Lee, Seung-Joon 2010 Gourmets in the Land of Famine: The Culture and Politics of Rice in Modern Canton, reviewed by Amy Zader
Seung-Joon Lee, Gourmets in the Land of Famine: The Culture and Politics of Rice in Modern Canton, Stanford University Press, Stanford, California, 2010, 320 pages, $55.00 cloth, ISBN 9780804772266
As a densely populated empire, Chinese leaders were constantly concerned about China’s “food problem.” Efforts to control frequent famines carried over from the fall of China’s dynastic cycle to the nation-building period of the early twentieth century. Measures to control grain supply intensified once merchants began to import rice and urban consumers developed a taste for foreign-produced varieties of rice. Gourmets in the Land of Famine argues that during the construction of the modern Chinese nation-state, scientific approaches to grain policy and rice production were central to constructing national identity.
This book provides a detailed account of the social and political events surrounding Canton (known today as Guangdong province) in the early 20th century. Rice provides a lens through which author Seung-Joon Lee examines Guomingdang (or Kuomintang, National Party) grain policies intended to unify Republican China as a strong nation built through science and technology. This historical narrative interrogates society-state relations and demonstrates how the seeds for nationalism were planted, grew, struggled, and flourished in a certain time and place.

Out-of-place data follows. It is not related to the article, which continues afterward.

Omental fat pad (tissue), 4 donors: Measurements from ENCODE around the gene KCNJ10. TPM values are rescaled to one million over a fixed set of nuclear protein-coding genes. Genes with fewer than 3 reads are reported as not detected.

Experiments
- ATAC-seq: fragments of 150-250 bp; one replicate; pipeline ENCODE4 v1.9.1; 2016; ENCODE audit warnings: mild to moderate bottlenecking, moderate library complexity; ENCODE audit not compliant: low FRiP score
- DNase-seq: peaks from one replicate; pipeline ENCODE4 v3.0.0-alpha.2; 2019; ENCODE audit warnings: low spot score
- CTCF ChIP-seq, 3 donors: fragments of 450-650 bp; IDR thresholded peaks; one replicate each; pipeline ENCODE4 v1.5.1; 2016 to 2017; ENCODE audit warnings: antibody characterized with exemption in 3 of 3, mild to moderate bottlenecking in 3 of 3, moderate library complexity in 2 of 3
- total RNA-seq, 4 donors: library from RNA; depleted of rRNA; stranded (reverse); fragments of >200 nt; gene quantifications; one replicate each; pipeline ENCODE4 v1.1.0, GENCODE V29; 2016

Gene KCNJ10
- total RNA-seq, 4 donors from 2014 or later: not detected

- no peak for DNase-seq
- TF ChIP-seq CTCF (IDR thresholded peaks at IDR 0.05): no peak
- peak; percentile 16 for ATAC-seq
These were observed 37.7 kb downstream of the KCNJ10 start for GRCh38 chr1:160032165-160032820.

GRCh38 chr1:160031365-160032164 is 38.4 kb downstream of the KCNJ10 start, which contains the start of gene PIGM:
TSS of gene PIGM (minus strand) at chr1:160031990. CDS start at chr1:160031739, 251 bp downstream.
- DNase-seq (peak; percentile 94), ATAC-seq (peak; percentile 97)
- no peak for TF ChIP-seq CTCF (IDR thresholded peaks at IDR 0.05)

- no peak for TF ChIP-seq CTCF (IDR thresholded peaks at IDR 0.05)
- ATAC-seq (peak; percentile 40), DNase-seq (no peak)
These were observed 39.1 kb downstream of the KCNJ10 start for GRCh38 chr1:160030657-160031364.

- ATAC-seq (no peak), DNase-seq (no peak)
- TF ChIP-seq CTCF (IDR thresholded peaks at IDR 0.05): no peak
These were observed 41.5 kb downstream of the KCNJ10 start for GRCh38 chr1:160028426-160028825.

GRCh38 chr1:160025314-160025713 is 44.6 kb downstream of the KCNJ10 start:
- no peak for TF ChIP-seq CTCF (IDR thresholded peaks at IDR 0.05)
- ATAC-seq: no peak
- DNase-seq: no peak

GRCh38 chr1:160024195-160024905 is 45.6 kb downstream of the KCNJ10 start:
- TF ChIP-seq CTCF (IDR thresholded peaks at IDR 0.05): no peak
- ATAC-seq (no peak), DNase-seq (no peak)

Lee effectively weaves together a variety of narratives into a larger story of nation-building efforts. Gourmet not only contributes to modern Chinese history in Canton, but it also provides the foundation for understanding contemporary Chinese politics of food security. Part One (“Feeding the City of Gourmets”) of the book demonstrates the meanings of rice in everyday cultural, political, and economic practices in Canton. It begins by exploring the challenges of shortage in Guangdong province and the Pearl River Delta region. Although the province at the heart of China’s industry near Hong Kong and other major ports was affluent, it also experienced the nation’s most severe food shortages. The coexistence of rice shortage with commercial prosperity sets the stage for the rest of the monograph. From there, readers are introduced to the urban market for rice and consumption practices. Consumers had a great variety of rice, each with their own geographic origin, from which they could pick and choose their preference. In order for these varieties to appear and for markets to thrive, merchants created informal networks with rice suppliers from around the country and Southeast Asia. Despite shortage throughout the province, the Canton market was filled with a luxurious variety of rice, unlike any other urban market in China at the time. The coexistence of rice shortage and extravagance propelled the Guomingdang to pay attention and to take action.